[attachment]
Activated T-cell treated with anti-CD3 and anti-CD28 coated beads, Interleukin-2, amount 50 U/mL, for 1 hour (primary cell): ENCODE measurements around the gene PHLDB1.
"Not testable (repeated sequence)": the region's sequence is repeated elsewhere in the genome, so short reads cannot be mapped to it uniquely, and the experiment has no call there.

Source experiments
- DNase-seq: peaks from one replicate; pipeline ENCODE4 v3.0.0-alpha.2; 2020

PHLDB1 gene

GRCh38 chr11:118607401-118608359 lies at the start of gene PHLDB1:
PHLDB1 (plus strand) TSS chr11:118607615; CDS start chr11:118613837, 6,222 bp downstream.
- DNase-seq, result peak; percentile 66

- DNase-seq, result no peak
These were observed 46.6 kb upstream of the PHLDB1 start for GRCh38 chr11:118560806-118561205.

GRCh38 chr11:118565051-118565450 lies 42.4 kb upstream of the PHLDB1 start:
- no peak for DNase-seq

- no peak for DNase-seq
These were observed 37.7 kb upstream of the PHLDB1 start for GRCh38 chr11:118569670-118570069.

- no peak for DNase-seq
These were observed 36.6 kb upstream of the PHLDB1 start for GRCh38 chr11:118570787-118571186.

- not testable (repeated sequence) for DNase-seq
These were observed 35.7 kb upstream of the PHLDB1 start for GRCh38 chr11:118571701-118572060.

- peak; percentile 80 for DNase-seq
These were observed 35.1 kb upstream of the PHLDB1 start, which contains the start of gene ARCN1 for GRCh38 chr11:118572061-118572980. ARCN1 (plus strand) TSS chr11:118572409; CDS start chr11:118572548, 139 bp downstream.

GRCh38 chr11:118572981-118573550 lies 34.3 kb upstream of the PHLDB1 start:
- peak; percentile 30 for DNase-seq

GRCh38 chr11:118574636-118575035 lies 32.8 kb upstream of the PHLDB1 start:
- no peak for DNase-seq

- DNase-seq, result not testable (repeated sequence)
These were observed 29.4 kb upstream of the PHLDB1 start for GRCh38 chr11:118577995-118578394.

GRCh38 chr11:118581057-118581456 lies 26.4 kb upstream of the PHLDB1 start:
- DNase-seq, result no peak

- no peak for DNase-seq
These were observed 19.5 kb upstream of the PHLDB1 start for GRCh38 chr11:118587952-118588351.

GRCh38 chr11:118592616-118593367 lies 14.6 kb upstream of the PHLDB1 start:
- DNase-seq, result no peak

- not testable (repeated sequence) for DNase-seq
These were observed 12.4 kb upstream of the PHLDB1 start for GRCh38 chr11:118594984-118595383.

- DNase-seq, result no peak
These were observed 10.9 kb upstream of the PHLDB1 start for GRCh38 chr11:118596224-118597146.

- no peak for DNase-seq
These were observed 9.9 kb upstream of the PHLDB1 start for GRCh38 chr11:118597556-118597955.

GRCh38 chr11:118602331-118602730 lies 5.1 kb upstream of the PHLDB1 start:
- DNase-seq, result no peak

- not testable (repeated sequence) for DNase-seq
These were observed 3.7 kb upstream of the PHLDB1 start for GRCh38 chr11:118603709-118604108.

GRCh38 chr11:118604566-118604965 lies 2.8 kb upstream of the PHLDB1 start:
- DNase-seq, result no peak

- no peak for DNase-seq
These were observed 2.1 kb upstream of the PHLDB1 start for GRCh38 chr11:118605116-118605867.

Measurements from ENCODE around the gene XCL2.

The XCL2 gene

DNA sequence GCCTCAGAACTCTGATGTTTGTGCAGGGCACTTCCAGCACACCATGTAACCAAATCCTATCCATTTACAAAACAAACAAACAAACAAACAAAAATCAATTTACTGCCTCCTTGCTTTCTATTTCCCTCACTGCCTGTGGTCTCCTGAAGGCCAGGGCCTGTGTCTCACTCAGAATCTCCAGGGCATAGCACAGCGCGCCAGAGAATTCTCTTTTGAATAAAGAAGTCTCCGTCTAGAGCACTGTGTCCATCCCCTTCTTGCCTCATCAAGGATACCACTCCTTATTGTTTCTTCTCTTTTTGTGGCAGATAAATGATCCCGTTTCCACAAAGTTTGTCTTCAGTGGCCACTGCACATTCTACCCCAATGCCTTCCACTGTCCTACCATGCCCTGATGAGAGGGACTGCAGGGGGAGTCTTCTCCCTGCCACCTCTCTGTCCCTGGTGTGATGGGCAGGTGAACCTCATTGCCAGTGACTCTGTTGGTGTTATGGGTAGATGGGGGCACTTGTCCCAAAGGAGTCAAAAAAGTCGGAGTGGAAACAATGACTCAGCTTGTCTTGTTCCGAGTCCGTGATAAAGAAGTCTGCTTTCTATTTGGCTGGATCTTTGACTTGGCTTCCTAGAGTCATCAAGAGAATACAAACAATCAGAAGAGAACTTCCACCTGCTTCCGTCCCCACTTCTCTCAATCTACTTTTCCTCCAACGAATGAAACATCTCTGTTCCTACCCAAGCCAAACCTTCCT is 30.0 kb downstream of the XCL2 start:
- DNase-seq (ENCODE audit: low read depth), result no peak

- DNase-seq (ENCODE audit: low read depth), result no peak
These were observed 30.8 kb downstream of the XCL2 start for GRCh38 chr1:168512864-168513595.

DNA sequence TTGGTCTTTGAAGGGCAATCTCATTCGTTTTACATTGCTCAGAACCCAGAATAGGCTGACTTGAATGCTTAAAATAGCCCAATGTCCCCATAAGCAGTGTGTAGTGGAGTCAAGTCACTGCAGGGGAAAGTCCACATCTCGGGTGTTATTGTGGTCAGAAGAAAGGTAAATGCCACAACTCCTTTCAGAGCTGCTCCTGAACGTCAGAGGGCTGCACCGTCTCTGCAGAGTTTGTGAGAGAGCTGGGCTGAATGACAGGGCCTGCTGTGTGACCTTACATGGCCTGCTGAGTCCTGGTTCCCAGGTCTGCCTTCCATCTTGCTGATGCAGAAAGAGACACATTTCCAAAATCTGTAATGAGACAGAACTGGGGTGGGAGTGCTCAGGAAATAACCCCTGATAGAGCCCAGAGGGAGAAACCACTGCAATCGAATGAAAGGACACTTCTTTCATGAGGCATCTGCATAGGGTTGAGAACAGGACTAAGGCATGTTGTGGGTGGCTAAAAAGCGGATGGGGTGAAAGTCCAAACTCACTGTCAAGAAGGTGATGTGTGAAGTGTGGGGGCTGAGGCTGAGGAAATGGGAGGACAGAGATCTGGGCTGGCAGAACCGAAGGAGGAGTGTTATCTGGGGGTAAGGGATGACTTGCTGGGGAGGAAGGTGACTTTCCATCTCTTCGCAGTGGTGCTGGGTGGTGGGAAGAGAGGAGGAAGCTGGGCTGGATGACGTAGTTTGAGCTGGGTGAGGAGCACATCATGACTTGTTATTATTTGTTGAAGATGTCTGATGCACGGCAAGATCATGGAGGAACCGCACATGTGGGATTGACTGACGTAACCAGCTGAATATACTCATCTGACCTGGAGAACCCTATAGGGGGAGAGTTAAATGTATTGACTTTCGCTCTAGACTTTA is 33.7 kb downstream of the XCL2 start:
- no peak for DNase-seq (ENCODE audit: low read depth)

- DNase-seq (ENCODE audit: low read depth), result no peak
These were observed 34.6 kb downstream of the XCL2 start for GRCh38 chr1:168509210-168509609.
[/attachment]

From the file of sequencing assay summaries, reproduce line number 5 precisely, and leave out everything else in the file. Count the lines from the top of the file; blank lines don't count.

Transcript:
PHLDB1 gene